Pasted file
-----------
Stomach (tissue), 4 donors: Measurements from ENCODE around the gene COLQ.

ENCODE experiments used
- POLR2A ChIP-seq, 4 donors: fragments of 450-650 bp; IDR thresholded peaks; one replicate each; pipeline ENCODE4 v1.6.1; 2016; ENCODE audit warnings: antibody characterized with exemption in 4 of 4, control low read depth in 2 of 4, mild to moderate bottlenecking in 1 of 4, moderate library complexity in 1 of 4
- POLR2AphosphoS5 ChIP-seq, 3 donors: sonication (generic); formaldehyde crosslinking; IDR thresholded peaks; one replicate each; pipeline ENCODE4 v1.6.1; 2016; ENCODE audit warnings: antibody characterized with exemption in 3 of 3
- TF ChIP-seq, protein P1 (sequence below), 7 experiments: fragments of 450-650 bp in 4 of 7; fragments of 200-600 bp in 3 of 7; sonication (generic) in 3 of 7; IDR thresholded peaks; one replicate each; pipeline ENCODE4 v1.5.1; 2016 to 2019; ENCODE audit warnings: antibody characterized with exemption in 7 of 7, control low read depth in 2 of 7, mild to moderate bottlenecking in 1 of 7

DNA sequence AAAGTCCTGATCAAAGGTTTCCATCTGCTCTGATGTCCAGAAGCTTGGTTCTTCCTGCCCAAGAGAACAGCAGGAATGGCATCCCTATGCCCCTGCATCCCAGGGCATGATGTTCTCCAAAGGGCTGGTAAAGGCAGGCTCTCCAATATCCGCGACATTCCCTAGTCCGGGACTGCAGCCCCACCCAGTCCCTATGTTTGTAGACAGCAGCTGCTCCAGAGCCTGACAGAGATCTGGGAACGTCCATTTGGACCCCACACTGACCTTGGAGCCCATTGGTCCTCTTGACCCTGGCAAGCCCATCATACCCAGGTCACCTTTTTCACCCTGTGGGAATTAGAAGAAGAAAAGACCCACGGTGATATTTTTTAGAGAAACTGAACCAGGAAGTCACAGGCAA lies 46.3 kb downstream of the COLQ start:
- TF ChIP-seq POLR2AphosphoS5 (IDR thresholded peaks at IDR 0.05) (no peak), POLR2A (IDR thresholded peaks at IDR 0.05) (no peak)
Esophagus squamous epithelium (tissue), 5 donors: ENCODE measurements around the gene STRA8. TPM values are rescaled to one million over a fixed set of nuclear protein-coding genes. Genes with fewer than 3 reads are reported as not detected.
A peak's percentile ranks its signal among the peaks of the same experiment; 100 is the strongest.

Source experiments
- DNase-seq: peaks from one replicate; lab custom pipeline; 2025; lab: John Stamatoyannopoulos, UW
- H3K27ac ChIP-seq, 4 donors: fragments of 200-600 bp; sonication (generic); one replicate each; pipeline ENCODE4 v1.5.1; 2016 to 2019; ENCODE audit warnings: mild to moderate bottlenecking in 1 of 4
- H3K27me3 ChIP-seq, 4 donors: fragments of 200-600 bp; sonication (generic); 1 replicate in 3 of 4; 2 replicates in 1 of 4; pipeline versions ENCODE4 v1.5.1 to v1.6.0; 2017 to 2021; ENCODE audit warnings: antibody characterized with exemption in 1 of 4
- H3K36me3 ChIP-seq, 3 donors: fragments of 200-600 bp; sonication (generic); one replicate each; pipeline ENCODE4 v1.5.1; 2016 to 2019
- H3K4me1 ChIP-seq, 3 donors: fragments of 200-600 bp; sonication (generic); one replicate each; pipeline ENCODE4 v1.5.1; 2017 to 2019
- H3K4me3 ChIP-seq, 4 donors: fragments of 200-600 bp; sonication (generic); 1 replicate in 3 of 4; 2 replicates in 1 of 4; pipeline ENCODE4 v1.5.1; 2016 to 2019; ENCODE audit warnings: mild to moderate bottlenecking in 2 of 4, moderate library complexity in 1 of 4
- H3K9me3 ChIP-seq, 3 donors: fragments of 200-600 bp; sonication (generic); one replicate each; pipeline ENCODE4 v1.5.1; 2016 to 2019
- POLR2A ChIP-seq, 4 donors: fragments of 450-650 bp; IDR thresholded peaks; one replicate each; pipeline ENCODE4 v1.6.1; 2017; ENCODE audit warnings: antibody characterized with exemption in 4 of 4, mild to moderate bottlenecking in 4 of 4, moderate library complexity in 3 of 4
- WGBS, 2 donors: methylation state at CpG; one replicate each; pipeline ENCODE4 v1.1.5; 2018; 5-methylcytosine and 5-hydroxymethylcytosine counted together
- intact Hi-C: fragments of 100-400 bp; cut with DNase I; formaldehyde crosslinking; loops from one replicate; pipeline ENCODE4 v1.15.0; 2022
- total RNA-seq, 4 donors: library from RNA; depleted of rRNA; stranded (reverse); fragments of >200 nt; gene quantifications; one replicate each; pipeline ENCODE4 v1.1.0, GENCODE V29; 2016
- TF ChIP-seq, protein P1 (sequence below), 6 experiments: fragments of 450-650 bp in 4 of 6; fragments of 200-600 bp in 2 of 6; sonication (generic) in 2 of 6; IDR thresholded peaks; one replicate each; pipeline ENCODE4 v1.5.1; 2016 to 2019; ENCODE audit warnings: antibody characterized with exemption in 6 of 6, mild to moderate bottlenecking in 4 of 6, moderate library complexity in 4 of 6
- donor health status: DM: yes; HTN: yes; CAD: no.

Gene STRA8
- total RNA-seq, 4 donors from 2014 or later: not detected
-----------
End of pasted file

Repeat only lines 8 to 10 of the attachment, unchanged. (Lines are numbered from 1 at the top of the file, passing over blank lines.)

Esophagus squamous epithelium (tissue), 5 donors: ENCODE measurements around the gene STRA8. TPM values are rescaled to one million over a fixed set of nuclear protein-coding genes. Genes with fewer than 3 reads are reported as not detected.
A peak's percentile ranks its signal among the peaks of the same experiment; 100 is the strongest.

Source experiments